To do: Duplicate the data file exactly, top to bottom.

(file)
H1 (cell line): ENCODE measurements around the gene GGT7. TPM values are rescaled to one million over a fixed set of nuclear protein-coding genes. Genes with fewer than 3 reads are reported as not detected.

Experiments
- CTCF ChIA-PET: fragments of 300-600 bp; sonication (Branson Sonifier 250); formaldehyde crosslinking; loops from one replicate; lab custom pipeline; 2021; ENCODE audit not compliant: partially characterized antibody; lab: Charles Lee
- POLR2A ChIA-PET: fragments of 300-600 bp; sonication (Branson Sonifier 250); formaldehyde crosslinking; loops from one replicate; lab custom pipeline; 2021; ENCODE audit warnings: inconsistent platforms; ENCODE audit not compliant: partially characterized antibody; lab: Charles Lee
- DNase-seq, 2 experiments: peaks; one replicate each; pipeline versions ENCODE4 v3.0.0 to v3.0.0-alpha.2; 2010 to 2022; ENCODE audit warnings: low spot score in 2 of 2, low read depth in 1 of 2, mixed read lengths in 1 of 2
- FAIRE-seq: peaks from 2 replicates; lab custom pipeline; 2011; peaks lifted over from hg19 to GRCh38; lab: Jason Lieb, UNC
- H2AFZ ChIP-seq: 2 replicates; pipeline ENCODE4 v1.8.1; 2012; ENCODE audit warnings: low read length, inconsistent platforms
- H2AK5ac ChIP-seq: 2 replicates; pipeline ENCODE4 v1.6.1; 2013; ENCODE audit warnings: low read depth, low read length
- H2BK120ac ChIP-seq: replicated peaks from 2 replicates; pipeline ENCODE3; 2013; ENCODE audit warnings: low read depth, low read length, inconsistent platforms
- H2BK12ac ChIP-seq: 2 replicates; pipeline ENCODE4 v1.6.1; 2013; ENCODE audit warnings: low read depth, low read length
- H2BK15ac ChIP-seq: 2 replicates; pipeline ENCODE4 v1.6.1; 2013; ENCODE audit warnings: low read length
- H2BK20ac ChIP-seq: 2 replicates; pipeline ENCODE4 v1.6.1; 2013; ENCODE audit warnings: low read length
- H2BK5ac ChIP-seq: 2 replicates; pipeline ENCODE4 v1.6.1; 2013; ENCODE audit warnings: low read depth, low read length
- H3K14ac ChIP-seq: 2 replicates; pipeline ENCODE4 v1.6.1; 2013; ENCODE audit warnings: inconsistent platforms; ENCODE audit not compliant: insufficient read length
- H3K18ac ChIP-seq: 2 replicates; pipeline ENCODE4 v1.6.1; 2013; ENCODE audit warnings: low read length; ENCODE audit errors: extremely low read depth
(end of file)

H1 (cell line): ENCODE measurements around the gene GGT7. TPM values are rescaled to one million over a fixed set of nuclear protein-coding genes. Genes with fewer than 3 reads are reported as not detected.

Experiments
- CTCF ChIA-PET: fragments of 300-600 bp; sonication (Branson Sonifier 250); formaldehyde crosslinking; loops from one replicate; lab custom pipeline; 2021; ENCODE audit not compliant: partially characterized antibody; lab: Charles Lee
- POLR2A ChIA-PET: fragments of 300-600 bp; sonication (Branson Sonifier 250); formaldehyde crosslinking; loops from one replicate; lab custom pipeline; 2021; ENCODE audit warnings: inconsistent platforms; ENCODE audit not compliant: partially characterized antibody; lab: Charles Lee
- DNase-seq, 2 experiments: peaks; one replicate each; pipeline versions ENCODE4 v3.0.0 to v3.0.0-alpha.2; 2010 to 2022; ENCODE audit warnings: low spot score in 2 of 2, low read depth in 1 of 2, mixed read lengths in 1 of 2
- FAIRE-seq: peaks from 2 replicates; lab custom pipeline; 2011; peaks lifted over from hg19 to GRCh38; lab: Jason Lieb, UNC
- H2AFZ ChIP-seq: 2 replicates; pipeline ENCODE4 v1.8.1; 2012; ENCODE audit warnings: low read length, inconsistent platforms
- H2AK5ac ChIP-seq: 2 replicates; pipeline ENCODE4 v1.6.1; 2013; ENCODE audit warnings: low read depth, low read length
- H2BK120ac ChIP-seq: replicated peaks from 2 replicates; pipeline ENCODE3; 2013; ENCODE audit warnings: low read depth, low read length, inconsistent platforms
- H2BK12ac ChIP-seq: 2 replicates; pipeline ENCODE4 v1.6.1; 2013; ENCODE audit warnings: low read depth, low read length
- H2BK15ac ChIP-seq: 2 replicates; pipeline ENCODE4 v1.6.1; 2013; ENCODE audit warnings: low read length
- H2BK20ac ChIP-seq: 2 replicates; pipeline ENCODE4 v1.6.1; 2013; ENCODE audit warnings: low read length
- H2BK5ac ChIP-seq: 2 replicates; pipeline ENCODE4 v1.6.1; 2013; ENCODE audit warnings: low read depth, low read length
- H3K14ac ChIP-seq: 2 replicates; pipeline ENCODE4 v1.6.1; 2013; ENCODE audit warnings: inconsistent platforms; ENCODE audit not compliant: insufficient read length
- H3K18ac ChIP-seq: 2 replicates; pipeline ENCODE4 v1.6.1; 2013; ENCODE audit warnings: low read length; ENCODE audit errors: extremely low read depth